## Rollover Analysis: minimum speeds and roll velocity approximation

General Crash Reconstruction Tecnhiques
Crash tests, Pole Impacts
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### Rollover Analysis: minimum speeds and roll velocity approximation

Q: Do you have methods to calculate the roll rates for a vehicle rollover?

A: In addition to our list of references Rollover speed versus the number of rotations?

We also have posted up some equations from our book McHenry Accident Reconstruction
The following figures added Mar 2022 for convenience:
fig 84.jpg (68.67 KiB) Viewed 901 times
fig 85.jpg (68.05 KiB) Viewed 901 times
Here is the list of references cited in the link above:
speed for rollover references.jpg (78.46 KiB) Viewed 901 times
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MSI
Posts: 1982
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### Re: Rollover Analysis: minimum speeds and roll velocity approximation

Q: We are interested in vehicle's velocity peak roll rate, angle and time. we have the approximate traveling speed from the scene evidence.

A: From that list of references on Rollover tests the last reference Rollover Crash Tests on Dirt: An Examination of Rollover Dynamics includes a list of Peak Roll Rate & Mean Roll Rate (repeated below)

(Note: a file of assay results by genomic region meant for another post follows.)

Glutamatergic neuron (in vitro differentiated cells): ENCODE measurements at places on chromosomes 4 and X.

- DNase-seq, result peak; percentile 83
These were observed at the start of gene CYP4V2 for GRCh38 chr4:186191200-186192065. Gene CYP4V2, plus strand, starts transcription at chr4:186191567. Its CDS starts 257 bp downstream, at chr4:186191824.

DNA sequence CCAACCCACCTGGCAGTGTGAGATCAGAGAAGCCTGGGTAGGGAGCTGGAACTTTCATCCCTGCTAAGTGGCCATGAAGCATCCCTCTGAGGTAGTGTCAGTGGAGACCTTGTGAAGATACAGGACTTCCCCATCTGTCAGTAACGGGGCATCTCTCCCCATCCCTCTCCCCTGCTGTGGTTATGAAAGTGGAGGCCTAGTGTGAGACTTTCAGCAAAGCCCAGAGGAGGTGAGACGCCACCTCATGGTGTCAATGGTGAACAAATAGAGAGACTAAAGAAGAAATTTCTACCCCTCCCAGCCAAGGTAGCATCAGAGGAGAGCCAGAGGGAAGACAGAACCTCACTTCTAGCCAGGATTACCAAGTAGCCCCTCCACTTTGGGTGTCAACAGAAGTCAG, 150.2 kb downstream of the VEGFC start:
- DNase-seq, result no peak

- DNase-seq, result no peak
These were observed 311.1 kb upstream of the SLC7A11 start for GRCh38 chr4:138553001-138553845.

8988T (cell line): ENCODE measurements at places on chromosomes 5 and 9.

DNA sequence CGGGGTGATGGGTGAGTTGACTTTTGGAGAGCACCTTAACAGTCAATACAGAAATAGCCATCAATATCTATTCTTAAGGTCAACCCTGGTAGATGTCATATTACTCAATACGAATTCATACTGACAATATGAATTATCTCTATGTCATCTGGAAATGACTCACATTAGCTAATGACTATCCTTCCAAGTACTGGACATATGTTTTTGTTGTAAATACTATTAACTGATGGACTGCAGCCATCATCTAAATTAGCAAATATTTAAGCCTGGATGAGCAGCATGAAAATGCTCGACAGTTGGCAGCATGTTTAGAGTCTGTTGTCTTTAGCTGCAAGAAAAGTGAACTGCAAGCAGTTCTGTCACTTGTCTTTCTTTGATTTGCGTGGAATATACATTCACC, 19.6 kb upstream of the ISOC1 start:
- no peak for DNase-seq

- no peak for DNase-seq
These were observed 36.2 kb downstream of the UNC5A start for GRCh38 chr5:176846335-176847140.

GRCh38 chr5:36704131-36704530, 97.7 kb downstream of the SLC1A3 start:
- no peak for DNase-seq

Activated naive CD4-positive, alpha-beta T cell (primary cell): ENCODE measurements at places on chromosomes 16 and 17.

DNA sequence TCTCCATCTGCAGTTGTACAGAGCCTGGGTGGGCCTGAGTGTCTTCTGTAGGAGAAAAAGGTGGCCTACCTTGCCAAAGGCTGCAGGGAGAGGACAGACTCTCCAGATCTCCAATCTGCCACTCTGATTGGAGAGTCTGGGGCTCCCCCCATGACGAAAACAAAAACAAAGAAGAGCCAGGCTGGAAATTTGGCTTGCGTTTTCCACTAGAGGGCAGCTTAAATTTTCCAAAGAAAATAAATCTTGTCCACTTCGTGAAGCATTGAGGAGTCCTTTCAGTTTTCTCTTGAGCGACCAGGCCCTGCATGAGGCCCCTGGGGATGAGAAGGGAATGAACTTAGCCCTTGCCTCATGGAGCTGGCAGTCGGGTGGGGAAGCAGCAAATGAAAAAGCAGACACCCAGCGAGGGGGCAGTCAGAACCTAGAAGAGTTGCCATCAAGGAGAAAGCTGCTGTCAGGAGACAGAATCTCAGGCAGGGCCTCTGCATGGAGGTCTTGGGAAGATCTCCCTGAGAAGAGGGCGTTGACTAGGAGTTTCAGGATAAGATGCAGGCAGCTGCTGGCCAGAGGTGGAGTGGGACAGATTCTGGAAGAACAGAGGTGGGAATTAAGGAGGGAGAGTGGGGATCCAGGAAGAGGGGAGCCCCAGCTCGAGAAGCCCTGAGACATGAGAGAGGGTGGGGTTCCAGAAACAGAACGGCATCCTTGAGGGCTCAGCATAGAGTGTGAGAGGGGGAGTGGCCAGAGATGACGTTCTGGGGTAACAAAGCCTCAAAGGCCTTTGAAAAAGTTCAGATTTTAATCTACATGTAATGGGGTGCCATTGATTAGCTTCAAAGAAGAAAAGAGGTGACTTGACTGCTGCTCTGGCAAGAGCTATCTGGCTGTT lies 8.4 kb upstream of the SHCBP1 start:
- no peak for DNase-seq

However for a particular accident the roll rate may vary due to things like
• trip type?
• was is a curb, soft soil? vehicle component failure?
terrain type:
• downslope, upslope, variations in elevation
terrain material: dirt, grass, hard packed, soft, moist
vehicle exterior interaction?
• The shape and structure of the vehicle will influence how it interacts with local terrain
a van v a passenger car v a pickup truck, etc,
different vehicle structure interaction with local terrain can vary the rollover rate and response)
I might suggest use of a simulation program like our msmac3D and model the specific vehicle and terrain (survey? point cloud?) to test and refine the speed from scene evidence and then also the roll (and pitch) rates.
roll rates.jpg (63.05 KiB) Viewed 1847 times
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### Re: Rollover Analysis: minimum speeds and roll velocity approximation

We have accumulated some steer induced rollover tests as part of our msmac3D validations.
Below are some of the measured time history plots of the roll angle and roll velocities from some of the tests.